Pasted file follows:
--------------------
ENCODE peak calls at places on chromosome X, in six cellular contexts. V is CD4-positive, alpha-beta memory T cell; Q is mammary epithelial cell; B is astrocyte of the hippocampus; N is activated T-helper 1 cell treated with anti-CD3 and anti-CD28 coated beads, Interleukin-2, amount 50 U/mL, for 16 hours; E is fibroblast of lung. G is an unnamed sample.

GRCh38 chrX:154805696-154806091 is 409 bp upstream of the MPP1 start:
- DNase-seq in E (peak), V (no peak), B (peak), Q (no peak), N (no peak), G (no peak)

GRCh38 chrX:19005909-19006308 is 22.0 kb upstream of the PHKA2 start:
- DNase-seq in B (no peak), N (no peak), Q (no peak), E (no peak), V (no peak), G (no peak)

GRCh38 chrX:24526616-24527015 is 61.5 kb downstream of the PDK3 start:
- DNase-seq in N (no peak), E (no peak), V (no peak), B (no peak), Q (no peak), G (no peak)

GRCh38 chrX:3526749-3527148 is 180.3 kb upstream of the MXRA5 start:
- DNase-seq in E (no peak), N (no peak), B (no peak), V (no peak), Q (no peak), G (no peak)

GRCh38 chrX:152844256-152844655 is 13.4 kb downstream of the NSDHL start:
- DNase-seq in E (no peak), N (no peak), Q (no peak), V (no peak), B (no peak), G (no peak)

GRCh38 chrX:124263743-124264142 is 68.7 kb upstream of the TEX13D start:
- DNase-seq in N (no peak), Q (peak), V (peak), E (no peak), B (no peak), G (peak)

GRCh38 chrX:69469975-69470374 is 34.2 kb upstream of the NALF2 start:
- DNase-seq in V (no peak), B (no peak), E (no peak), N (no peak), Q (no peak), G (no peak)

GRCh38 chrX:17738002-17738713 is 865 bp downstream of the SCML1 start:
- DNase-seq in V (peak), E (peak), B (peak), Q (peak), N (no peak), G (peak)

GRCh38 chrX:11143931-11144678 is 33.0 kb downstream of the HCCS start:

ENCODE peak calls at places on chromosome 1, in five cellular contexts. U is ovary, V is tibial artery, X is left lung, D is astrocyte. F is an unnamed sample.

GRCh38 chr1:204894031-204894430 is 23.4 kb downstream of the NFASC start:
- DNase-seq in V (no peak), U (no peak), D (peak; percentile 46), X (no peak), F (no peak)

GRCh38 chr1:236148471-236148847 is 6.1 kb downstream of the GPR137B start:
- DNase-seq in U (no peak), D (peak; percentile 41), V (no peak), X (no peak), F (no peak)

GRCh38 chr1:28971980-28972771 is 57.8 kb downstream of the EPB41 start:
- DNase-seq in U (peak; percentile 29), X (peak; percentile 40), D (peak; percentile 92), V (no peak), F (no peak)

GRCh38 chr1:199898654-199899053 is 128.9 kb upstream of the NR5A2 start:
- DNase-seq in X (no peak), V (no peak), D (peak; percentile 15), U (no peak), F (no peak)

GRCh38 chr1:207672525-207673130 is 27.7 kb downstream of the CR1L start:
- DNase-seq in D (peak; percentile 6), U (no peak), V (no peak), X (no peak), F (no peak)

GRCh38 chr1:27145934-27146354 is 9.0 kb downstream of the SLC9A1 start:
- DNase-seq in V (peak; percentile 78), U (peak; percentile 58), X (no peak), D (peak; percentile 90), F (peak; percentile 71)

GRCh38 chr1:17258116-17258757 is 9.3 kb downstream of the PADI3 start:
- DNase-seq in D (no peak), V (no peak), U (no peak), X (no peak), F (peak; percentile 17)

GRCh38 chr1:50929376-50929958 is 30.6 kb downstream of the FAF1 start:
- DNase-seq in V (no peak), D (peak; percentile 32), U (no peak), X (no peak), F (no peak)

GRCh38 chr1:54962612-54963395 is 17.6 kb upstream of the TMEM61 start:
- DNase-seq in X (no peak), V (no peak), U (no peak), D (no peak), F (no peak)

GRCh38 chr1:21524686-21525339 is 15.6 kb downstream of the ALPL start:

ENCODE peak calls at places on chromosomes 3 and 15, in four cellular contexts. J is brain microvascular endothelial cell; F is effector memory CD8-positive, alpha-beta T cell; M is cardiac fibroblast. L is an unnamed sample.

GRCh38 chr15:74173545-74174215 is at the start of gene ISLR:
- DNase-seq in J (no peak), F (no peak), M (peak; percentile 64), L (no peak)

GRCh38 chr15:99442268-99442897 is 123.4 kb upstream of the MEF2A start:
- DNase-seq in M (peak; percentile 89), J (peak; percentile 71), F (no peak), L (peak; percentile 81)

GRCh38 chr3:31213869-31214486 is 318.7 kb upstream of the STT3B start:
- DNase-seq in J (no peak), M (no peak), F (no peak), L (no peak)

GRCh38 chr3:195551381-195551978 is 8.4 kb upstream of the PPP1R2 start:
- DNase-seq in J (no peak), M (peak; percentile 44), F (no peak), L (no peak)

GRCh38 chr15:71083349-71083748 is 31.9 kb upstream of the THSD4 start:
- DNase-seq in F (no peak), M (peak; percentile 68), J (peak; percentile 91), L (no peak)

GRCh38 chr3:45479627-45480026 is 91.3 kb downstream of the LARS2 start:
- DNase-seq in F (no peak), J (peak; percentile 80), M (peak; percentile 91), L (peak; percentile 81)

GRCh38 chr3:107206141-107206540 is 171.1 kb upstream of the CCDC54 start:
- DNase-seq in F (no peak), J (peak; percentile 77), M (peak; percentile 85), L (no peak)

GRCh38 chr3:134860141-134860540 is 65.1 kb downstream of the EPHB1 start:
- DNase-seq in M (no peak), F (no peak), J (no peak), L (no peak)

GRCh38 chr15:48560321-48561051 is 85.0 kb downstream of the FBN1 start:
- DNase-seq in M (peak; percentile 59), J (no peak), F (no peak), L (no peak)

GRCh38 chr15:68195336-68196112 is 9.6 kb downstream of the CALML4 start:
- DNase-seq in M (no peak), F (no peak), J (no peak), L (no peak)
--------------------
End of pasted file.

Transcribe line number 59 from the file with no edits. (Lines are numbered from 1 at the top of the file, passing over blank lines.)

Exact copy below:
- DNase-seq in M (no peak), F (no peak), J (no peak), L (no peak)